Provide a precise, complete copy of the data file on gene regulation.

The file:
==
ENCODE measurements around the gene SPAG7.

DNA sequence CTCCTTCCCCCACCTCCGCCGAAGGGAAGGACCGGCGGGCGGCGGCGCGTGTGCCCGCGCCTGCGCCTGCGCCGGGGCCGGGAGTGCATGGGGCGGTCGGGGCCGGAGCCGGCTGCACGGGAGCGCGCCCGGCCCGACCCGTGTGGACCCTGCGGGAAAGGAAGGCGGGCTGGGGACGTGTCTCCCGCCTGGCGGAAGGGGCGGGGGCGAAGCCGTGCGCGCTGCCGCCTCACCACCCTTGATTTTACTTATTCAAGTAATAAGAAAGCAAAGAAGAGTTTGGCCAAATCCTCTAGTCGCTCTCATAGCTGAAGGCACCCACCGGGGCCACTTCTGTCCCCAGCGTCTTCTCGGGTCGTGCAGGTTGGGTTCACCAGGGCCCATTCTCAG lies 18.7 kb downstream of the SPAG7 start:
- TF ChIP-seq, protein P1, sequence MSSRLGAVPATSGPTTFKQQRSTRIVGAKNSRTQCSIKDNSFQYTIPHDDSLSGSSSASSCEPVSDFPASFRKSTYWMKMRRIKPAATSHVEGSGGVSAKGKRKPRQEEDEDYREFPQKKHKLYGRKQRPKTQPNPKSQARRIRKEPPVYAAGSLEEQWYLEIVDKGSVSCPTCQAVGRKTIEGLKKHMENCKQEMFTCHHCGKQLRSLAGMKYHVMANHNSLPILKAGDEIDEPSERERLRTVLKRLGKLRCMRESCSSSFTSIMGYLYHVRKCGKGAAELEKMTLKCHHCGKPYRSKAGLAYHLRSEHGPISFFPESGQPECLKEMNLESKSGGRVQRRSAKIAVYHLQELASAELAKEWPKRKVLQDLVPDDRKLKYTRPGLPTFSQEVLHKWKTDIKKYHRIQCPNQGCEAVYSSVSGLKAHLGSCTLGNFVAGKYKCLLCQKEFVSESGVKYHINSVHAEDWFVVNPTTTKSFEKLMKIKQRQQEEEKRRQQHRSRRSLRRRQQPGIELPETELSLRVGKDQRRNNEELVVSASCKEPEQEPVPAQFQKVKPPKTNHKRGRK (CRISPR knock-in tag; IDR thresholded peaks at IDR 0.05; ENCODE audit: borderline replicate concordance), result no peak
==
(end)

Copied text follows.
ENCODE measurements around the gene SPAG7.

DNA sequence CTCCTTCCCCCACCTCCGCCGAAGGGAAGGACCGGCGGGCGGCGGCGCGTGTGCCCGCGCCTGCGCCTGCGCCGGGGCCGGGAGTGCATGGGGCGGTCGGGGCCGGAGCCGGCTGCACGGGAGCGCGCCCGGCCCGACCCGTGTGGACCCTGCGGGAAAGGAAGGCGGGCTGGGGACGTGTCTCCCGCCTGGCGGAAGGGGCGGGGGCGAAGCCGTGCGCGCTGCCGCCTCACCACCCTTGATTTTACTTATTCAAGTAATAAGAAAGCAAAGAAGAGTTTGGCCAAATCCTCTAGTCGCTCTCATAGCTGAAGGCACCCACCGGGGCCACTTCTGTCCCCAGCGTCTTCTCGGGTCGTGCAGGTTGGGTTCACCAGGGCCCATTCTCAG lies 18.7 kb downstream of the SPAG7 start:
- TF ChIP-seq, protein P1, sequence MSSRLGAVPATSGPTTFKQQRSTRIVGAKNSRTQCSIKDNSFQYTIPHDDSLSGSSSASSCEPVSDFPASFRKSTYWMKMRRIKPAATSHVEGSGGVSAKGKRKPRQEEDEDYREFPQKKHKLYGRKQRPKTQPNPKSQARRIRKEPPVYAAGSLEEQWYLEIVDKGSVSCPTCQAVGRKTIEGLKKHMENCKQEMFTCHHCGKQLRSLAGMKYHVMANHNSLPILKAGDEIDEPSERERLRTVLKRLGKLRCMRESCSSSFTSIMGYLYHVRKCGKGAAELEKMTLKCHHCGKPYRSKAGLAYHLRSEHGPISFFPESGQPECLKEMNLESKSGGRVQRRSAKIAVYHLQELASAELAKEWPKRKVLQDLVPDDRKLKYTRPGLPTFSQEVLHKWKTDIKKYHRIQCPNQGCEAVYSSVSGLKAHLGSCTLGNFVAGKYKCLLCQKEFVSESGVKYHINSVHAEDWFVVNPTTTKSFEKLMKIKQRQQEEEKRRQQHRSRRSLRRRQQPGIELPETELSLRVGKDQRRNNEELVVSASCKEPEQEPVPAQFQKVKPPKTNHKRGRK (CRISPR knock-in tag; IDR thresholded peaks at IDR 0.05; ENCODE audit: borderline replicate concordance), result no peak